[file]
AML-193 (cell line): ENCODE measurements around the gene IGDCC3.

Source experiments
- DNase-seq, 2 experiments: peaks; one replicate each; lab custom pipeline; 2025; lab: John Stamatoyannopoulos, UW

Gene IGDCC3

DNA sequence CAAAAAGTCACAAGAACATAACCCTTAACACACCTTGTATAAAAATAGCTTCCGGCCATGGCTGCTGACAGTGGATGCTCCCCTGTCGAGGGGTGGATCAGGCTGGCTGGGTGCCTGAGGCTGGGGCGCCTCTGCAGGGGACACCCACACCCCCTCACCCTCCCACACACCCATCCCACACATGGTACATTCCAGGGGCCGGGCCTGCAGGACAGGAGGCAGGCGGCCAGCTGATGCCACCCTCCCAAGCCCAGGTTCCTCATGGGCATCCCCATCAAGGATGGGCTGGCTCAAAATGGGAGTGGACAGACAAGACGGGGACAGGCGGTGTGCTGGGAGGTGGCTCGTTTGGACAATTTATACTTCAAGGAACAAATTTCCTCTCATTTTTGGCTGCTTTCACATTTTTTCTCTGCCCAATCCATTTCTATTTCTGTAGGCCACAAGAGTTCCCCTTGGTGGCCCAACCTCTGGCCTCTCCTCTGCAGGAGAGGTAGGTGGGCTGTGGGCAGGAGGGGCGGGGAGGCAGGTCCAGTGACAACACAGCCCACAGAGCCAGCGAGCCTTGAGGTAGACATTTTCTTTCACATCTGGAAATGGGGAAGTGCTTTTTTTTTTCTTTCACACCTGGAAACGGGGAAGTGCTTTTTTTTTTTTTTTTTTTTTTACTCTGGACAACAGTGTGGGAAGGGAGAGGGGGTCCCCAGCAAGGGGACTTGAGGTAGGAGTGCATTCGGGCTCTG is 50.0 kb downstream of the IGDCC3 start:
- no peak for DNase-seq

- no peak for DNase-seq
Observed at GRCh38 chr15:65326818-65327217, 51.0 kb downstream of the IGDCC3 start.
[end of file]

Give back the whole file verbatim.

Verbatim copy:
AML-193 (cell line): ENCODE measurements around the gene IGDCC3.

Source experiments
- DNase-seq, 2 experiments: peaks; one replicate each; lab custom pipeline; 2025; lab: John Stamatoyannopoulos, UW

Gene IGDCC3

DNA sequence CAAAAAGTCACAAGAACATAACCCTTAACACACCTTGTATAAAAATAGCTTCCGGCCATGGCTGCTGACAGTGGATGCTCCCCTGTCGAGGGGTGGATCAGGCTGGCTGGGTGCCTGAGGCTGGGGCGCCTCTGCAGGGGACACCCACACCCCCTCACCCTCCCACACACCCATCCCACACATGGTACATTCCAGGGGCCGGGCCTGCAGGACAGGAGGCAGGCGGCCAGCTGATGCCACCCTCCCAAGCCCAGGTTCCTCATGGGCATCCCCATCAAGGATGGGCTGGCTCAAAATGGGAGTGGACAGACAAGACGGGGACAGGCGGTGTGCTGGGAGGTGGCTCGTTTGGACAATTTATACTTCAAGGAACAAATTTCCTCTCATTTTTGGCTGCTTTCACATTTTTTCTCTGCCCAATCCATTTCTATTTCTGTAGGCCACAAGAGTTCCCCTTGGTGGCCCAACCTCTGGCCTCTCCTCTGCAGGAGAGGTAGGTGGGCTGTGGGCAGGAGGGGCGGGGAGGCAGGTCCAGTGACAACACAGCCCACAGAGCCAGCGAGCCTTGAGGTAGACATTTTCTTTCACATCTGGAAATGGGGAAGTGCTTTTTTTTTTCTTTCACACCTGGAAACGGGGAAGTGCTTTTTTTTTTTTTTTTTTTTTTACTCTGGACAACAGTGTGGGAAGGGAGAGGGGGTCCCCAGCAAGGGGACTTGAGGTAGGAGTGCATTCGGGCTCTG is 50.0 kb downstream of the IGDCC3 start:
- no peak for DNase-seq

- no peak for DNase-seq
Observed at GRCh38 chr15:65326818-65327217, 51.0 kb downstream of the IGDCC3 start.